Companies and organizations that are victims of ransomware attacks shouldn’t pay hackers to unlock their data and should quickly contact law enforcement, which opens up the possibility of creative solutions, FBI Director
“It is our policy, it is our guidance from the FBI, that companies should not pay the ransom,” Wray told the House Judiciary Committee at a hearing Thursday.
U.S. companies and government agencies are reeling from recent ransomware attacks that have disrupted critical services, from a major oil pipeline to a beef producer and hospitals. The attacks have ignited a national debate over whether victims should pay ransom, which can reach millions of dollars.
“The Biden administration basically gave a wink and a nod to paying off the thugs,” Representative
At a separate hearing Thursday in the Senate, two nominees for top cybersecurity jobs in the Biden administration said they, too, believed companies shouldn’t pay hackers’ extortion demands.
“It is not appropriate to pay ransom,” said
The White House’s National Security Council issued a statement Wednesday saying “the administration has been very clear: Private companies should not pay ransom. It encourages and enriches these malicious actors, continues the cycle of these attacks, and there is no guarantee companies get their data back.”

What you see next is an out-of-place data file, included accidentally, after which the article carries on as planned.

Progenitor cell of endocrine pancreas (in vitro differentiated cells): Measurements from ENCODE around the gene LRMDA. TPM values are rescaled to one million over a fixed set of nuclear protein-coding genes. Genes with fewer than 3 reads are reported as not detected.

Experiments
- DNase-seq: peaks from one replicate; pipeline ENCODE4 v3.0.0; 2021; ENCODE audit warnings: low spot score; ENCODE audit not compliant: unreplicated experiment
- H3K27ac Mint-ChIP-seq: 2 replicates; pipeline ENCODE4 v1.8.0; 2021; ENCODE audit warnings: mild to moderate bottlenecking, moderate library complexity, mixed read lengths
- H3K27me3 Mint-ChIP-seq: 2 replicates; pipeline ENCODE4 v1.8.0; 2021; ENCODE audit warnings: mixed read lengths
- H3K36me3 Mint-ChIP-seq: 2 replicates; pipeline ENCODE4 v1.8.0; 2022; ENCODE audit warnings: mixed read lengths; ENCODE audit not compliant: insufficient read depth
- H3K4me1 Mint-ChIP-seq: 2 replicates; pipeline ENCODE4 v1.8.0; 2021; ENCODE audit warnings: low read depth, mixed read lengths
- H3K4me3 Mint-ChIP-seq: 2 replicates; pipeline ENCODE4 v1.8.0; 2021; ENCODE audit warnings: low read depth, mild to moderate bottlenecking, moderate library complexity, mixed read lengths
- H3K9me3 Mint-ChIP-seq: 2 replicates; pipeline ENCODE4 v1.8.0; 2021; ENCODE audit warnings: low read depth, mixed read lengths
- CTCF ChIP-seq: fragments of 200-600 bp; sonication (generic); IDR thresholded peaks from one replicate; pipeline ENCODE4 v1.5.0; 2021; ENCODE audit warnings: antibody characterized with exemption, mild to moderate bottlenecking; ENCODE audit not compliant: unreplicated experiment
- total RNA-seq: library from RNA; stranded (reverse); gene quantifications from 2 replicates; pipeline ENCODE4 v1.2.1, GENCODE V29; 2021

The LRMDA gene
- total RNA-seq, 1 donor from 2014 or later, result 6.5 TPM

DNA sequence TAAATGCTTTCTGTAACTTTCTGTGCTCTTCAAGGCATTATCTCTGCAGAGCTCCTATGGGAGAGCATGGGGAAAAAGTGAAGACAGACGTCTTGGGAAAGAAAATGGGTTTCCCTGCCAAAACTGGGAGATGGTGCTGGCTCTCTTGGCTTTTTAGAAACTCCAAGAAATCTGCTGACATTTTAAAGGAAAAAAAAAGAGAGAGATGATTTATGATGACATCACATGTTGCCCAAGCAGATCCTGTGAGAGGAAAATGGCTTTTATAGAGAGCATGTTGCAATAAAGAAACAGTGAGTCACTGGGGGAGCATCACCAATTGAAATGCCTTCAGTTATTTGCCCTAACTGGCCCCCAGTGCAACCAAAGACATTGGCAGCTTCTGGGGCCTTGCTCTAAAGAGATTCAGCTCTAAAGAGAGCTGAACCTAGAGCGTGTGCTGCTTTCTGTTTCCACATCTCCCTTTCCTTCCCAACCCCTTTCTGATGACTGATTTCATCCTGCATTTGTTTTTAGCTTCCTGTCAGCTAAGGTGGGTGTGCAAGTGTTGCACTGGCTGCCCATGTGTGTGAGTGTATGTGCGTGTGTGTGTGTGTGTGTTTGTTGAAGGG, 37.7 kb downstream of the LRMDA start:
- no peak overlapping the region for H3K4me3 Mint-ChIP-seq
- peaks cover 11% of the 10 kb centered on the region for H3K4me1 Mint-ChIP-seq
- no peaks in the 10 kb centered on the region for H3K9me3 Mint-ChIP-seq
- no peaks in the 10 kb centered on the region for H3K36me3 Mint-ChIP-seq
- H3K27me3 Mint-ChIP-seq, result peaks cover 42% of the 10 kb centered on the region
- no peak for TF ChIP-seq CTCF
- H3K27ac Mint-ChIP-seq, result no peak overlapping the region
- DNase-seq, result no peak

But last month
Wray said companies under attack should contact the Federal Bureau of Investigation as soon as possible so that law enforcement can help take action in response, potentially obtaining encryption keys used by hackers.
Referring to ransomware and other cyberattacks, Wray said, “The scale of this is something I don’t think the country has ever seen anything quite like it, and it’s going to get much worse.”
The Justice Department recouped 63.7 Bitcoin that hackers stole from Colonial. Because of the declining value of Bitcoin since the Colonial ransom was paid, the U.S. seizure in late May amounted to $2.3 million, just over half the ransom paid weeks earlier.
Dividing along partisan lines, lawmakers pursued other controversies in questioning the FBI chief.
Democrats cited apparent intelligence failures leading up to the Jan. 6 attack on the U.S. Capitol by a mob of supporters of former President
Republicans questioned Wray on whether what they called Biden’s “open border” with Mexico is leading to a surge of criminals and potential terrorists coming across the southern border. Wray said he would have to get back to the lawmakers with specific information.
(Updates with comments from Biden cyber nominees starting in sixth paragraph)
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